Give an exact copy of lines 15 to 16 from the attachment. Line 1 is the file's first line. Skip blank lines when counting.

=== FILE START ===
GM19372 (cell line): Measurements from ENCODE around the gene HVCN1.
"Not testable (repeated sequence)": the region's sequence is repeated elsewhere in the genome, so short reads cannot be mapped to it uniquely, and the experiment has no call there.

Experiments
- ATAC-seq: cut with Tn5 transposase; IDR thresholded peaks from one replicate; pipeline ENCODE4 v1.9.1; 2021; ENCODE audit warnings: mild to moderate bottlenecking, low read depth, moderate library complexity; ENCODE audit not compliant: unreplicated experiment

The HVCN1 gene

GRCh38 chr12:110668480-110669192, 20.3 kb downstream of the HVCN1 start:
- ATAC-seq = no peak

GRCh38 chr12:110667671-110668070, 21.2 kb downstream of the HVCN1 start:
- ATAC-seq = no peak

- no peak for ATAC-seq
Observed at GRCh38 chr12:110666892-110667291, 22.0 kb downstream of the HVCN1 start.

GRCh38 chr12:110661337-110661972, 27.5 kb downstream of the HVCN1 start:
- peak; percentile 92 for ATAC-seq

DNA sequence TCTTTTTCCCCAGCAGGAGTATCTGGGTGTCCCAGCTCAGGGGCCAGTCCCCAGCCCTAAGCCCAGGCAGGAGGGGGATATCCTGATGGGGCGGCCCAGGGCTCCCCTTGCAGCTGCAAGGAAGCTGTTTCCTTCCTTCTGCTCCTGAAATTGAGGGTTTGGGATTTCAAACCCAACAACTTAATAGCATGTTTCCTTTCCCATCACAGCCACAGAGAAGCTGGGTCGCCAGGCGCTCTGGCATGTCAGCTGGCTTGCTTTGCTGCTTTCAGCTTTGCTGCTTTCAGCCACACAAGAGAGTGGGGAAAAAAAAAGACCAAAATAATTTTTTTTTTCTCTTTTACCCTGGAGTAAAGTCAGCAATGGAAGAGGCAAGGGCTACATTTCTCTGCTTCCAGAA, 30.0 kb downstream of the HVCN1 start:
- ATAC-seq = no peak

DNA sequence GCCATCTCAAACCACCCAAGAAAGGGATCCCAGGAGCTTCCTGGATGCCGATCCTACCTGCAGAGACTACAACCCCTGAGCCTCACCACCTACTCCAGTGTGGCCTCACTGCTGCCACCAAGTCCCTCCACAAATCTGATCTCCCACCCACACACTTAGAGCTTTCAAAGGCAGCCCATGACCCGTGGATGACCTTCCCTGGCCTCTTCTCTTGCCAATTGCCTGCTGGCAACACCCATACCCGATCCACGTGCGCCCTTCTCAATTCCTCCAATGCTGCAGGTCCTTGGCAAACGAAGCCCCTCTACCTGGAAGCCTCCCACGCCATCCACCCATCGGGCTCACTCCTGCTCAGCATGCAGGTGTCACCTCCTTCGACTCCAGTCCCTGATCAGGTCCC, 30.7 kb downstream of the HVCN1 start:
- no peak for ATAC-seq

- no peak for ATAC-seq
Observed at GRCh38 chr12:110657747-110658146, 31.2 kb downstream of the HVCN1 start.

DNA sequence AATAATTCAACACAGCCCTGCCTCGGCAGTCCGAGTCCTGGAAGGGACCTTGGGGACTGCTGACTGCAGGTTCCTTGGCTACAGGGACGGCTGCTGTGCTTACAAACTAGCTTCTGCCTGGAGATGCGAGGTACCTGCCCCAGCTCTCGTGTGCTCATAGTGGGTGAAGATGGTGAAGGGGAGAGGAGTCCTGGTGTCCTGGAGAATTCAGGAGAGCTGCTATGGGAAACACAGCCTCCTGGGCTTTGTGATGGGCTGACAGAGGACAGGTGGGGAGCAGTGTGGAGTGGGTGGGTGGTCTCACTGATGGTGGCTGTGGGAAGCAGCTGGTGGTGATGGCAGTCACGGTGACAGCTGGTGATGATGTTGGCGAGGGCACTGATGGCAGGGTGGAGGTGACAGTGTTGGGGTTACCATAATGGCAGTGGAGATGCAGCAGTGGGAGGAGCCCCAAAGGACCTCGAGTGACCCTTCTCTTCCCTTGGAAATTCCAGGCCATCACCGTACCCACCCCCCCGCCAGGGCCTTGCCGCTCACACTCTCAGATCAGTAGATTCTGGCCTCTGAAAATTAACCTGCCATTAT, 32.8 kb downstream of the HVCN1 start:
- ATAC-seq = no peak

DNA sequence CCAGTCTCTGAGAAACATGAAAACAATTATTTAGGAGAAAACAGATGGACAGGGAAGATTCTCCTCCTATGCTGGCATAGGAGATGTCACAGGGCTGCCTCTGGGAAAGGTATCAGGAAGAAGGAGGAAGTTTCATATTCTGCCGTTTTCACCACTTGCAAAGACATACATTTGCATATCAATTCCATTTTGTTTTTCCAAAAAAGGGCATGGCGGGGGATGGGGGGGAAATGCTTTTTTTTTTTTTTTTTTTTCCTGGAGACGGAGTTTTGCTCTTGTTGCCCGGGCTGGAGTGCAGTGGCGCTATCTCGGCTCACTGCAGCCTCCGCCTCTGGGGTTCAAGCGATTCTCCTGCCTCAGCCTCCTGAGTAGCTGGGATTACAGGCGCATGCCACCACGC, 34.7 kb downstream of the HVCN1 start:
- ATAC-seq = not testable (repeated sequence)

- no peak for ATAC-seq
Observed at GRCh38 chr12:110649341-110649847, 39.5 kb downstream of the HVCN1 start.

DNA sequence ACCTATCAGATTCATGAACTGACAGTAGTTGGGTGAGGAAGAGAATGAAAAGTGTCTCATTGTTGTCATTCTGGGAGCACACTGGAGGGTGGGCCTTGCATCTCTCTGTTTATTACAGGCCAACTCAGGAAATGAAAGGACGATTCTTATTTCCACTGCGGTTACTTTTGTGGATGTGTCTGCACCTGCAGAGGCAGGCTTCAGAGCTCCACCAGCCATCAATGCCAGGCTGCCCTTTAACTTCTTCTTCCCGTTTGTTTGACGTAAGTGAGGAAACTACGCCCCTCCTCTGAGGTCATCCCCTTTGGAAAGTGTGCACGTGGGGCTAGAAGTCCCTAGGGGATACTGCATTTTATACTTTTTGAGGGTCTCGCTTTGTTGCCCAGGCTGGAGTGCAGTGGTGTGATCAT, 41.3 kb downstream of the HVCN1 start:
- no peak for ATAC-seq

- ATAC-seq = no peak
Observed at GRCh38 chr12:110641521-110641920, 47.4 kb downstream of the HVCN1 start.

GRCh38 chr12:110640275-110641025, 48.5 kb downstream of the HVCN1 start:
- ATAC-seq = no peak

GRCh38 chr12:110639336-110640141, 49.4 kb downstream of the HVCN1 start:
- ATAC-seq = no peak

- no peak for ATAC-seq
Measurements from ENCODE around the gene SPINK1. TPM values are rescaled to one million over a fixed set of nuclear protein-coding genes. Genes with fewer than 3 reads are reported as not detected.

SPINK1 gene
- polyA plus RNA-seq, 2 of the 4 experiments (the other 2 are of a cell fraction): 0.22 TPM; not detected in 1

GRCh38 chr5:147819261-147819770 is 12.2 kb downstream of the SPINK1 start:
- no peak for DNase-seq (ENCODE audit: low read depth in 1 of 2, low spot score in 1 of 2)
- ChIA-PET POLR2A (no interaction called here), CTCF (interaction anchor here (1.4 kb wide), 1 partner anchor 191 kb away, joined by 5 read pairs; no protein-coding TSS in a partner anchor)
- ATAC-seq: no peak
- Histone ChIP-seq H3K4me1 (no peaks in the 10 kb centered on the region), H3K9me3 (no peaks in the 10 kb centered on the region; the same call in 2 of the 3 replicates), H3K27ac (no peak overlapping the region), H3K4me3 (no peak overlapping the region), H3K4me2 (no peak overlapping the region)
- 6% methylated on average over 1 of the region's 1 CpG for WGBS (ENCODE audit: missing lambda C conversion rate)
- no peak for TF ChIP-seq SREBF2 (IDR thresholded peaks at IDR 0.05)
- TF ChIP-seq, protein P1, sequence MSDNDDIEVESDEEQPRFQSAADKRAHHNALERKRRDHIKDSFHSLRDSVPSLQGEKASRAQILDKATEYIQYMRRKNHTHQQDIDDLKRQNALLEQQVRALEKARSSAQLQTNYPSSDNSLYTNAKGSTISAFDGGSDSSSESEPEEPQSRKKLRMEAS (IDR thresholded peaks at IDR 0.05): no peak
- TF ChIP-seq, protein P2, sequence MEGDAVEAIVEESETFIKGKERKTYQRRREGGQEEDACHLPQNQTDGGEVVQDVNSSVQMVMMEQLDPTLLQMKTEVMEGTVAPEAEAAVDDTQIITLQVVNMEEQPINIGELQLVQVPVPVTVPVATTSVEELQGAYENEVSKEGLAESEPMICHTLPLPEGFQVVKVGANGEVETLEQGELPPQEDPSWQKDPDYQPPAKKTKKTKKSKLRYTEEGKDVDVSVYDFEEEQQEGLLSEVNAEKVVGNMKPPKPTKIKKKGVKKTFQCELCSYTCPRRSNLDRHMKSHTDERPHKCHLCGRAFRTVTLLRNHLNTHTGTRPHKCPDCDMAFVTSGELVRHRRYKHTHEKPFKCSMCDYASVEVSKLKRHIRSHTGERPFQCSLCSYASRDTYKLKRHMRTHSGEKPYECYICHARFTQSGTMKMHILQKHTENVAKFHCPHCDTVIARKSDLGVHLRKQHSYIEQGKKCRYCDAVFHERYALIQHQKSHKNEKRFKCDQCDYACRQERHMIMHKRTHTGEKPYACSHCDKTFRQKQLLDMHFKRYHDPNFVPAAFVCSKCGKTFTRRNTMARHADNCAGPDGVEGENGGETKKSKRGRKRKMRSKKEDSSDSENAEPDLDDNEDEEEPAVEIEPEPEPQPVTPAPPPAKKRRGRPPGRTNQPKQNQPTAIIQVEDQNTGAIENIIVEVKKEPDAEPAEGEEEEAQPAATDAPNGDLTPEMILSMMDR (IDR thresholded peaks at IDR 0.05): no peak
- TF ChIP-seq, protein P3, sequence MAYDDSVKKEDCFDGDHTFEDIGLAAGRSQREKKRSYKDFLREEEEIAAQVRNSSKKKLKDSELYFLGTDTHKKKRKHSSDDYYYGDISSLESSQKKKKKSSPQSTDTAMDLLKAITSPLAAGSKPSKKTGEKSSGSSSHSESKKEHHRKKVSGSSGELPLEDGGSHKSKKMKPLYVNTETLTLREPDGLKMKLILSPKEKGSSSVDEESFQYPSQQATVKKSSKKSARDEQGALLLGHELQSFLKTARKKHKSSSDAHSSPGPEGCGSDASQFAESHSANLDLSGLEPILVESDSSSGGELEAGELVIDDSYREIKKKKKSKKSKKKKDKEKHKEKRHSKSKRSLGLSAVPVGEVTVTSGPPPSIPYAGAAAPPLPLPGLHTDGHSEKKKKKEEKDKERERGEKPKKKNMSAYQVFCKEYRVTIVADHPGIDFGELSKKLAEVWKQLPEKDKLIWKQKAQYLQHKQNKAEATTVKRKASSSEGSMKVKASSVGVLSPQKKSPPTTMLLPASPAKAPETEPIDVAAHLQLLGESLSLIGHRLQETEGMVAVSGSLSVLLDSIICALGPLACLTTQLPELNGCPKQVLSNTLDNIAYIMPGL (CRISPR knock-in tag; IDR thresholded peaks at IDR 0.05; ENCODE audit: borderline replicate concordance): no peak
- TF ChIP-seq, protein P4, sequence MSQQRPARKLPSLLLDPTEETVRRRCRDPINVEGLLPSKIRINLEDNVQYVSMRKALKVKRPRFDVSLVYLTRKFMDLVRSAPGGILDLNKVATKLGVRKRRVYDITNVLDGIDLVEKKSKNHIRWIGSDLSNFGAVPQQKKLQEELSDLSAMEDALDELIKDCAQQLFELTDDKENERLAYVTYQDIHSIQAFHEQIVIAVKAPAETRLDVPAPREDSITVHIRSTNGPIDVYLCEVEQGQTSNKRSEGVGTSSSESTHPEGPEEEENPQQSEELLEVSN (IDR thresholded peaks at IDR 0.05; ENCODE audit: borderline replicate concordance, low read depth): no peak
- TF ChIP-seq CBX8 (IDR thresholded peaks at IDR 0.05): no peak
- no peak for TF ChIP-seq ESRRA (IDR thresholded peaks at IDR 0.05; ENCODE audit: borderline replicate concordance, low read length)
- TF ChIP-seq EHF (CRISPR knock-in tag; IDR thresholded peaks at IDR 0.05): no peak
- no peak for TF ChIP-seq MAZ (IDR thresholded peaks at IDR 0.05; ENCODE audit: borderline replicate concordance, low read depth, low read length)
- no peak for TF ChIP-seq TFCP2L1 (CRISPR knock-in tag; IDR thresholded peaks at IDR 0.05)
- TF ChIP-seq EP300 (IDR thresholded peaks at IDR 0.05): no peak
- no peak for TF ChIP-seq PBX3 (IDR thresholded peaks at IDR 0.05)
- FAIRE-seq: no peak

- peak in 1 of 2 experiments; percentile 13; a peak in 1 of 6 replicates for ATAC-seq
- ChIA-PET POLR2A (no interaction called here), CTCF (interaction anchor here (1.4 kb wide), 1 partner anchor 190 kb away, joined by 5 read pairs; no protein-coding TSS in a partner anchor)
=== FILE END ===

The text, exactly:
- ATAC-seq = no peak

DNA sequence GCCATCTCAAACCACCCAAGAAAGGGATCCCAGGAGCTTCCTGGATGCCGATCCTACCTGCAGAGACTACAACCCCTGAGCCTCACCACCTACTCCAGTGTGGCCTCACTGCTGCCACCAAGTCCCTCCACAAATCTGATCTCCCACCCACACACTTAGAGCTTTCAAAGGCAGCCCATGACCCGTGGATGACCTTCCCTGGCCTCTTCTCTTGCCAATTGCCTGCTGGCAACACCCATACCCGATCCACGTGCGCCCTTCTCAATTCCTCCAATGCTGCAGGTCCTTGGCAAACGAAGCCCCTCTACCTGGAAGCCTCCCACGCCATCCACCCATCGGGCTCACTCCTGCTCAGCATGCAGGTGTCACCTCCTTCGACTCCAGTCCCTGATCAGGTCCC, 30.7 kb downstream of the HVCN1 start: